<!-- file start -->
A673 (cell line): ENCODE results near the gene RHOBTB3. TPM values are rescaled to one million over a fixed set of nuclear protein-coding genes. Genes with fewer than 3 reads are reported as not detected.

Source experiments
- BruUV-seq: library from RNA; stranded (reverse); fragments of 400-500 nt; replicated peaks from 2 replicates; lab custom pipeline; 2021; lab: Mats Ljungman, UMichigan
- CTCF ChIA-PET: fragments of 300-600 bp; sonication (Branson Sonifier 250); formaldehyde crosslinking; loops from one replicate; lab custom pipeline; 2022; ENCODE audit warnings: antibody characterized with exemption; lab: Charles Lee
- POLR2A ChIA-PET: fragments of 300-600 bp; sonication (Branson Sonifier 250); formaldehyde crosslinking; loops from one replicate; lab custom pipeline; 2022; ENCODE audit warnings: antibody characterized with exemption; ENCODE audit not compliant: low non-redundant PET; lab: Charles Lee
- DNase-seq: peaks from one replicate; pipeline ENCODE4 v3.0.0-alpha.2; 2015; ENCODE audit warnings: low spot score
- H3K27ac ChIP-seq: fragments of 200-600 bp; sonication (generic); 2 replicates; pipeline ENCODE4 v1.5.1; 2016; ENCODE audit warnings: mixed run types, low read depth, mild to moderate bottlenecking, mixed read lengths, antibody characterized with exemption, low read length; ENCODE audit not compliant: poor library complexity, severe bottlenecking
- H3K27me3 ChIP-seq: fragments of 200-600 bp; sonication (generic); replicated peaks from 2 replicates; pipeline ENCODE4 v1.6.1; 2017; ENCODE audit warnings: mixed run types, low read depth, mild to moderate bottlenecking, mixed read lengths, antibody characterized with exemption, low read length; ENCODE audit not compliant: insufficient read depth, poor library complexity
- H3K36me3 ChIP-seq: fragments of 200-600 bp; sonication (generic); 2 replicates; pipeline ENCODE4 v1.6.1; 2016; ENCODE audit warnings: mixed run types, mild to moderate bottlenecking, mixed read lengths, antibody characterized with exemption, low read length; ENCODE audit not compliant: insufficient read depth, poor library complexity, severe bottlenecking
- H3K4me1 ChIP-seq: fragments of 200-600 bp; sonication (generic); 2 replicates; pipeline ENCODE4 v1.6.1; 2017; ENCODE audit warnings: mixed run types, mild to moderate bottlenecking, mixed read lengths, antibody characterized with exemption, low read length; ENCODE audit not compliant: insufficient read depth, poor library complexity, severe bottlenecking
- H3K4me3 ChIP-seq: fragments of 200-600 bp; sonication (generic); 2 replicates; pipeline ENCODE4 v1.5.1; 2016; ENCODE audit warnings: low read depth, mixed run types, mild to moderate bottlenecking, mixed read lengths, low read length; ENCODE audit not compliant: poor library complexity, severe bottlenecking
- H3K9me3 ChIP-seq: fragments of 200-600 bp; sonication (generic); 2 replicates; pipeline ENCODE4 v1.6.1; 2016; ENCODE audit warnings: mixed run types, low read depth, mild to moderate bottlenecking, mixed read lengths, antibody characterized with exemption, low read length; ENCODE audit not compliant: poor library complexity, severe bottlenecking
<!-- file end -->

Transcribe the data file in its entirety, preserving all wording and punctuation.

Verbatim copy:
A673 (cell line): ENCODE results near the gene RHOBTB3. TPM values are rescaled to one million over a fixed set of nuclear protein-coding genes. Genes with fewer than 3 reads are reported as not detected.

Source experiments
- BruUV-seq: library from RNA; stranded (reverse); fragments of 400-500 nt; replicated peaks from 2 replicates; lab custom pipeline; 2021; lab: Mats Ljungman, UMichigan
- CTCF ChIA-PET: fragments of 300-600 bp; sonication (Branson Sonifier 250); formaldehyde crosslinking; loops from one replicate; lab custom pipeline; 2022; ENCODE audit warnings: antibody characterized with exemption; lab: Charles Lee
- POLR2A ChIA-PET: fragments of 300-600 bp; sonication (Branson Sonifier 250); formaldehyde crosslinking; loops from one replicate; lab custom pipeline; 2022; ENCODE audit warnings: antibody characterized with exemption; ENCODE audit not compliant: low non-redundant PET; lab: Charles Lee
- DNase-seq: peaks from one replicate; pipeline ENCODE4 v3.0.0-alpha.2; 2015; ENCODE audit warnings: low spot score
- H3K27ac ChIP-seq: fragments of 200-600 bp; sonication (generic); 2 replicates; pipeline ENCODE4 v1.5.1; 2016; ENCODE audit warnings: mixed run types, low read depth, mild to moderate bottlenecking, mixed read lengths, antibody characterized with exemption, low read length; ENCODE audit not compliant: poor library complexity, severe bottlenecking
- H3K27me3 ChIP-seq: fragments of 200-600 bp; sonication (generic); replicated peaks from 2 replicates; pipeline ENCODE4 v1.6.1; 2017; ENCODE audit warnings: mixed run types, low read depth, mild to moderate bottlenecking, mixed read lengths, antibody characterized with exemption, low read length; ENCODE audit not compliant: insufficient read depth, poor library complexity
- H3K36me3 ChIP-seq: fragments of 200-600 bp; sonication (generic); 2 replicates; pipeline ENCODE4 v1.6.1; 2016; ENCODE audit warnings: mixed run types, mild to moderate bottlenecking, mixed read lengths, antibody characterized with exemption, low read length; ENCODE audit not compliant: insufficient read depth, poor library complexity, severe bottlenecking
- H3K4me1 ChIP-seq: fragments of 200-600 bp; sonication (generic); 2 replicates; pipeline ENCODE4 v1.6.1; 2017; ENCODE audit warnings: mixed run types, mild to moderate bottlenecking, mixed read lengths, antibody characterized with exemption, low read length; ENCODE audit not compliant: insufficient read depth, poor library complexity, severe bottlenecking
- H3K4me3 ChIP-seq: fragments of 200-600 bp; sonication (generic); 2 replicates; pipeline ENCODE4 v1.5.1; 2016; ENCODE audit warnings: low read depth, mixed run types, mild to moderate bottlenecking, mixed read lengths, low read length; ENCODE audit not compliant: poor library complexity, severe bottlenecking
- H3K9me3 ChIP-seq: fragments of 200-600 bp; sonication (generic); 2 replicates; pipeline ENCODE4 v1.6.1; 2016; ENCODE audit warnings: mixed run types, low read depth, mild to moderate bottlenecking, mixed read lengths, antibody characterized with exemption, low read length; ENCODE audit not compliant: poor library complexity, severe bottlenecking